Most recently, a bill was introduced in the House in 2019 that would have committed Congress to supporting Puerto Rican statehood in accordance with a favorable vote in referendum. The bill was never voted on.

Is it likely Puerto Rico will become a state?

We’ll give it a solid “maybe.” There is substantial public support for Puerto Rico to attain statehood.

Furthermore, there is at least some bipartisan support. Sen. Chuck Schumer (D-N.Y.) has gone on record saying that he’d “love” to make both D.C. and Puerto Rico states.

Sen. Marco Rubio (R-Fla.) issued a press release after the November 2020 election stating:  “I support the right of our fellow Americans in Puerto Rico to seek admission to the union as a state. I will continue working on our strategy of building support in the Senate and creating the conditions necessary to achieve the 60 votes needed for success.”

Florida Gov. Rick Scott (R) similarly announced that he would support Puerto Rican statehood.

Others, notably Sen. Mitch McConnell (R-Ky.), have remained vehement opponents of Puerto Rican statehood.  McConnell called the idea “full bore socialism on the march in the House” when colleagues in the lower chamber supported it.

Still, the politics and pragmatics of Puerto Rican statehood are complex, both inside and outside the island’s borders. Puerto Rico’s governor is a Democrat, but its congressional representative is a Republican and a chair of Latinos for Trump. Both, however, support statehood.

Some argue that the push within the U.S. to include Puerto Rico stems not from a desire to achieve equality, but rather from a quest for political power in the Senate. President Elect Joe Biden has made many statements supportive of Puerto Rico generally and has advocated for Puerto Rico to decide its own fate with regard to statehood.

Biden’s campaign statement read:

“Joe Biden believes that Puerto Rico, and the more than 3 million American citizens who call it home, deserve to be treated with dignity and respect. Whether you live in Reading, Pennsylvania; Kissimmee, Florida; or San Juan, Puerto Rico, you deserve a fair return for your work, an equal chance to get ahead, and a government that treats every American citizen equally and has your back when you get knocked down.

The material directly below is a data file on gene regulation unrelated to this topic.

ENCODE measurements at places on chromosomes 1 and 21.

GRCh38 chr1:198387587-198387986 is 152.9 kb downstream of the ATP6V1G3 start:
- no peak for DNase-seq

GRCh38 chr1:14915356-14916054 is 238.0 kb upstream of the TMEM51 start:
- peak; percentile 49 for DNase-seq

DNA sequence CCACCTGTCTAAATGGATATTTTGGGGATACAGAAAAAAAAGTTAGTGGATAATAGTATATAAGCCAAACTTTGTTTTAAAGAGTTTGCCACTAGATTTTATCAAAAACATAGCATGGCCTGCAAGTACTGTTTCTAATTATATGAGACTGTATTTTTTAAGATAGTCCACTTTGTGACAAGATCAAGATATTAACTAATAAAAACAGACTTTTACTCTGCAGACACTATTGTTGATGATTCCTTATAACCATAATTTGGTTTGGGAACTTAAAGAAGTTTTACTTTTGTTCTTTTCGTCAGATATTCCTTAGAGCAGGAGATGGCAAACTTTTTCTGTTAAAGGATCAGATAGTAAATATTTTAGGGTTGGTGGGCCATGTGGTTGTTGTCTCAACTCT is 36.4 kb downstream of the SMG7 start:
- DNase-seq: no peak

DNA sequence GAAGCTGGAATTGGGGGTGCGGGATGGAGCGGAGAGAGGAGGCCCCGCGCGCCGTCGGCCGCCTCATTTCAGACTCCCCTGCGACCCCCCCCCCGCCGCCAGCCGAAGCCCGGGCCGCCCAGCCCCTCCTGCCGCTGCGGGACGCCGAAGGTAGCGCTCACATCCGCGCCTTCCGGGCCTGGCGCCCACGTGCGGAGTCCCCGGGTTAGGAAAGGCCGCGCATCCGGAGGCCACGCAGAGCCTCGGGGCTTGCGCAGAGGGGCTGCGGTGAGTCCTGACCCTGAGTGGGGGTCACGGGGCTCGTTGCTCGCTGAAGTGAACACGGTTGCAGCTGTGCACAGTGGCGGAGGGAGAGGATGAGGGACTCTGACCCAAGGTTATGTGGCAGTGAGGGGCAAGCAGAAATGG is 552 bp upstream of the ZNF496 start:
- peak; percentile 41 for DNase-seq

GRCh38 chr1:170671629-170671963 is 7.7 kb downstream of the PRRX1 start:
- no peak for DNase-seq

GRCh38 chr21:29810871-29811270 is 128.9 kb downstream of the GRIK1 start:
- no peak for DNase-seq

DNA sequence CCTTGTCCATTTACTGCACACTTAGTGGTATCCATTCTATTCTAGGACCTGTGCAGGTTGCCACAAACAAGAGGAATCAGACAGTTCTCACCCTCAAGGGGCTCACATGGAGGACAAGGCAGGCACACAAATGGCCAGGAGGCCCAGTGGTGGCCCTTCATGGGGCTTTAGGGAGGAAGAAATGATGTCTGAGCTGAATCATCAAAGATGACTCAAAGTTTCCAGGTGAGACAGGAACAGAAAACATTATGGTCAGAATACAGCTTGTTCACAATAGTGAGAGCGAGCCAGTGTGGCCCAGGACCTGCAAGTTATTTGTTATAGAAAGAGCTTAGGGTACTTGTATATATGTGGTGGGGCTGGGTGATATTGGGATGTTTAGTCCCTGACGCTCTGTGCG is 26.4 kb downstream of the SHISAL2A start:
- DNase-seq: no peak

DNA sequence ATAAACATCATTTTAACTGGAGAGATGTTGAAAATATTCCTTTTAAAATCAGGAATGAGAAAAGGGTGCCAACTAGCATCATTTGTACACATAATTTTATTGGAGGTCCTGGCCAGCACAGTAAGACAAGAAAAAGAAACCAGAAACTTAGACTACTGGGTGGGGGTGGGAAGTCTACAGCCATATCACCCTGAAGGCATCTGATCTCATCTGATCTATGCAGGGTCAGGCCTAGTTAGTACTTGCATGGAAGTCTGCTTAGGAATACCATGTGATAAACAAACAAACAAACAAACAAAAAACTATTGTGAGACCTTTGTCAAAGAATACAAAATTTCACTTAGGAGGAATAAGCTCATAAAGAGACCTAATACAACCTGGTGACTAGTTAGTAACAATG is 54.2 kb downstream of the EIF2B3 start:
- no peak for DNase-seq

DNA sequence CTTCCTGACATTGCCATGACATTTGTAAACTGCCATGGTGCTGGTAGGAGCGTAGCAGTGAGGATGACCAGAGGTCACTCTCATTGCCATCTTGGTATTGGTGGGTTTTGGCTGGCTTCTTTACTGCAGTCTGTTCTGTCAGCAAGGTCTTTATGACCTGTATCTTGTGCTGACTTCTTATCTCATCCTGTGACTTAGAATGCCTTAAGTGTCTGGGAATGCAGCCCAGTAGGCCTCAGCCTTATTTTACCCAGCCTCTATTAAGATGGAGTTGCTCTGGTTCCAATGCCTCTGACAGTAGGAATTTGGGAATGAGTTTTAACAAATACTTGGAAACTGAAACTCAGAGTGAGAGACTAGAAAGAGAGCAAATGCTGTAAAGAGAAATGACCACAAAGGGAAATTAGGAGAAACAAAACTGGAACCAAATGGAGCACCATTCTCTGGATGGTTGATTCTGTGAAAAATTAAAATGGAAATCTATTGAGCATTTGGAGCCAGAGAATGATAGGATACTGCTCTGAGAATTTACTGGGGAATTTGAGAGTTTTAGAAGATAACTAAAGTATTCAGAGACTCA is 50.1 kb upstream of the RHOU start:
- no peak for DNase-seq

Yet, President Trump turns his back on the people of Puerto Rico again and again. He has not only not attempted to help, he has made things worse. After the island was devastated by Hurricane Maria, he failed to deliver the emergency supplies it needed and then suggested we should sell or trade Puerto Rico. In the midst of the coronavirus, he has again failed to provide Puerto Ricans with the support they need.”

Biden’s statements reflect the spirit of the Democratic Party’s 2020 platform, which reads: “The people of Puerto Rico deserve self-determination on the issue of status.”

The Republican Party did not adopt a new 2020 platform but rather extended its 2016 platform. That document read:

“We support the right of the United States citizens of Puerto Rico to be admitted to the Union as a fully sovereign state. We further recognize the historic significance of the 2012 local referendum in which a 54 percent majority voted to end Puerto Rico’s current status as a U.S. territory, and 61 percent chose statehood over options for sovereign nationhood. We support the federally sponsored political status referendum authorized and funded by an Act of Congress in 2014 to ascertain the aspirations of the people of Puerto Rico. Once the 2012 local vote for statehood is ratified, Congress should approve an enabling act with terms for Puerto Rico’s future admission as the 51st state of the Union.”

As the results of the Georgia Senate run-off are announced and the 117th Congress certifies the electoral votes for President Elect Biden, those looking toward Puerto Rican statehood are hopeful that the time has finally come for the island to become an unqualified part of the U.S.

Aaron Keller contributed to this report.

[image via Angel Valentin/Getty Images]

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Elura is a columnist and trial analyst for Law & Crime. Elura is also a former civil prosecutor for NYC's Administration for Children's Services, the CEO of Lawyer Up, and the author of How To Talk To Your Lawyer and the Legalese-to-English series. Follow Elura on Twitter @elurananos